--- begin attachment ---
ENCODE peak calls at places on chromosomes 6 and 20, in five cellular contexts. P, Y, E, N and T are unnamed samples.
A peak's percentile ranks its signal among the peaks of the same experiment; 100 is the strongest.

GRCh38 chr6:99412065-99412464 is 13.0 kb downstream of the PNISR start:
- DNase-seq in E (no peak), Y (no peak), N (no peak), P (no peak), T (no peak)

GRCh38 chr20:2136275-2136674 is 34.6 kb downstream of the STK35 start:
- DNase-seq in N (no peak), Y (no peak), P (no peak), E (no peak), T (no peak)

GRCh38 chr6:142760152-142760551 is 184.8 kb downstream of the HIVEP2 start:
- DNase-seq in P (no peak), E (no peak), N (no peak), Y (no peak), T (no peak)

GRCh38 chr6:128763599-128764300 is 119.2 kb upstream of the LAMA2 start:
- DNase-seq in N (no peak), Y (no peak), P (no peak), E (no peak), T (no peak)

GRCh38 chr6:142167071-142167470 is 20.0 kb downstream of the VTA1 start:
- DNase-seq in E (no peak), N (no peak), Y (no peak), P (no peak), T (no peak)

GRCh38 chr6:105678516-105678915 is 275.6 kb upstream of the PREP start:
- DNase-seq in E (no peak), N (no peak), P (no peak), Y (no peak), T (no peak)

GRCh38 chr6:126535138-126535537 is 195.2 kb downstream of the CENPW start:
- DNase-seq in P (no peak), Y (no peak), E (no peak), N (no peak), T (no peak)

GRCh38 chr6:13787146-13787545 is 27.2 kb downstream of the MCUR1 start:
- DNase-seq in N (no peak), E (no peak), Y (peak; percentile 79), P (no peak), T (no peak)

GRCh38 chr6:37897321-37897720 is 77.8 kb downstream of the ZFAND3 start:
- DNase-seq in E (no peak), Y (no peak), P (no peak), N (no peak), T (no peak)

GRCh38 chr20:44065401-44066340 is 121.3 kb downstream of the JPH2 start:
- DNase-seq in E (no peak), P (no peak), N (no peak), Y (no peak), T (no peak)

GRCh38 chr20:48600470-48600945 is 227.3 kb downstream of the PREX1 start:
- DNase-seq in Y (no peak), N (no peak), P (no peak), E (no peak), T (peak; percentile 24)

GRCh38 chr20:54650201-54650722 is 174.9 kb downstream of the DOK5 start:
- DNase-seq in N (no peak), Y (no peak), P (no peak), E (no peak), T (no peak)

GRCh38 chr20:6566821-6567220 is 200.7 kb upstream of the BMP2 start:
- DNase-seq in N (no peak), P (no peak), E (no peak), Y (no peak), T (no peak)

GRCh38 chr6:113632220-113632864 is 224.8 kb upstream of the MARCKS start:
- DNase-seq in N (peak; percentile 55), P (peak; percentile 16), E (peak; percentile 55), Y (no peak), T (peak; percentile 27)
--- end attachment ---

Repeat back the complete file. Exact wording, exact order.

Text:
ENCODE peak calls at places on chromosomes 6 and 20, in five cellular contexts. P, Y, E, N and T are unnamed samples.
A peak's percentile ranks its signal among the peaks of the same experiment; 100 is the strongest.

GRCh38 chr6:99412065-99412464 is 13.0 kb downstream of the PNISR start:
- DNase-seq in E (no peak), Y (no peak), N (no peak), P (no peak), T (no peak)

GRCh38 chr20:2136275-2136674 is 34.6 kb downstream of the STK35 start:
- DNase-seq in N (no peak), Y (no peak), P (no peak), E (no peak), T (no peak)

GRCh38 chr6:142760152-142760551 is 184.8 kb downstream of the HIVEP2 start:
- DNase-seq in P (no peak), E (no peak), N (no peak), Y (no peak), T (no peak)

GRCh38 chr6:128763599-128764300 is 119.2 kb upstream of the LAMA2 start:
- DNase-seq in N (no peak), Y (no peak), P (no peak), E (no peak), T (no peak)

GRCh38 chr6:142167071-142167470 is 20.0 kb downstream of the VTA1 start:
- DNase-seq in E (no peak), N (no peak), Y (no peak), P (no peak), T (no peak)

GRCh38 chr6:105678516-105678915 is 275.6 kb upstream of the PREP start:
- DNase-seq in E (no peak), N (no peak), P (no peak), Y (no peak), T (no peak)

GRCh38 chr6:126535138-126535537 is 195.2 kb downstream of the CENPW start:
- DNase-seq in P (no peak), Y (no peak), E (no peak), N (no peak), T (no peak)

GRCh38 chr6:13787146-13787545 is 27.2 kb downstream of the MCUR1 start:
- DNase-seq in N (no peak), E (no peak), Y (peak; percentile 79), P (no peak), T (no peak)

GRCh38 chr6:37897321-37897720 is 77.8 kb downstream of the ZFAND3 start:
- DNase-seq in E (no peak), Y (no peak), P (no peak), N (no peak), T (no peak)

GRCh38 chr20:44065401-44066340 is 121.3 kb downstream of the JPH2 start:
- DNase-seq in E (no peak), P (no peak), N (no peak), Y (no peak), T (no peak)

GRCh38 chr20:48600470-48600945 is 227.3 kb downstream of the PREX1 start:
- DNase-seq in Y (no peak), N (no peak), P (no peak), E (no peak), T (peak; percentile 24)

GRCh38 chr20:54650201-54650722 is 174.9 kb downstream of the DOK5 start:
- DNase-seq in N (no peak), Y (no peak), P (no peak), E (no peak), T (no peak)

GRCh38 chr20:6566821-6567220 is 200.7 kb upstream of the BMP2 start:
- DNase-seq in N (no peak), P (no peak), E (no peak), Y (no peak), T (no peak)

GRCh38 chr6:113632220-113632864 is 224.8 kb upstream of the MARCKS start:
- DNase-seq in N (peak; percentile 55), P (peak; percentile 16), E (peak; percentile 55), Y (no peak), T (peak; percentile 27)